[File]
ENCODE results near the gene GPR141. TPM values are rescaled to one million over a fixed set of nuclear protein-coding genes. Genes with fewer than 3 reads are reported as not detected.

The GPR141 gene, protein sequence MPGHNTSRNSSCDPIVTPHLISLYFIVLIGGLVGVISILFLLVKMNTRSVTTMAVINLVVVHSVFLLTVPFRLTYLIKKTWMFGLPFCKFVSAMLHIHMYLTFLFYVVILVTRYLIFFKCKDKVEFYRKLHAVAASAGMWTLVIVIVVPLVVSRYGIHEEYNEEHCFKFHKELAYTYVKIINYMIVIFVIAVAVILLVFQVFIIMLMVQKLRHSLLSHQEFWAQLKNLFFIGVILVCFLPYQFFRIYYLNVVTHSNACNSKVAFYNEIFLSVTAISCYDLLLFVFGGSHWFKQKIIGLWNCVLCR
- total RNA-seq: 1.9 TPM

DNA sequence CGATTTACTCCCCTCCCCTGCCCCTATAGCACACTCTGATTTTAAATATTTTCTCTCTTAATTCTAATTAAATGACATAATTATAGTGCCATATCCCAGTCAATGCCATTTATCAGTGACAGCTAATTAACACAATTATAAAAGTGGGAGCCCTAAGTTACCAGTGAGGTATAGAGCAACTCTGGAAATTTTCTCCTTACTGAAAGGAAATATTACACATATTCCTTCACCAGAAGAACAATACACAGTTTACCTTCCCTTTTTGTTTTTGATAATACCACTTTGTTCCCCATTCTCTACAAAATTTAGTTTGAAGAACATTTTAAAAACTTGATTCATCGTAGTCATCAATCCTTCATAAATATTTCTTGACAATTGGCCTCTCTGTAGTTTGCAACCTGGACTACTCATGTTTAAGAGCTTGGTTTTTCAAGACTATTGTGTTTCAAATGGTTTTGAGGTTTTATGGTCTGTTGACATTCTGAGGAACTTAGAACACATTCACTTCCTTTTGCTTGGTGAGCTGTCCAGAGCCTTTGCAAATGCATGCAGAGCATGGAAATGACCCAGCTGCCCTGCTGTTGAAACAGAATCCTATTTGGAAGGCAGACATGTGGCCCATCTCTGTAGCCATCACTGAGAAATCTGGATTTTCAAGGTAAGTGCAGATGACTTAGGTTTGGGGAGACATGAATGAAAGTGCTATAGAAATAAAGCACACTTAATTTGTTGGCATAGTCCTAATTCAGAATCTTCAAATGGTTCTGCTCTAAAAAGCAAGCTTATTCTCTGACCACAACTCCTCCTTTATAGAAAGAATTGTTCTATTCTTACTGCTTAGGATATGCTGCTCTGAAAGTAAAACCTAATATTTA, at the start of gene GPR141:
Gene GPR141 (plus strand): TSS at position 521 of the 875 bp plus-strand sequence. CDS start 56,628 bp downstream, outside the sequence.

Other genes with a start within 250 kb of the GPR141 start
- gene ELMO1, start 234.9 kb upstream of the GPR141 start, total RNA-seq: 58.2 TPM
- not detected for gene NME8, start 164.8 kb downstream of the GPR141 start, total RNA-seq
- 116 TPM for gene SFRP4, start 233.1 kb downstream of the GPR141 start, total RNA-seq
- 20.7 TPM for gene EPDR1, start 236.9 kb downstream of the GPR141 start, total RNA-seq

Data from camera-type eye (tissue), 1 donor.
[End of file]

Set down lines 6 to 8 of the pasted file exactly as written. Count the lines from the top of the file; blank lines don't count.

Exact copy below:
Other genes with a start within 250 kb of the GPR141 start
- gene ELMO1, start 234.9 kb upstream of the GPR141 start, total RNA-seq: 58.2 TPM
- not detected for gene NME8, start 164.8 kb downstream of the GPR141 start, total RNA-seq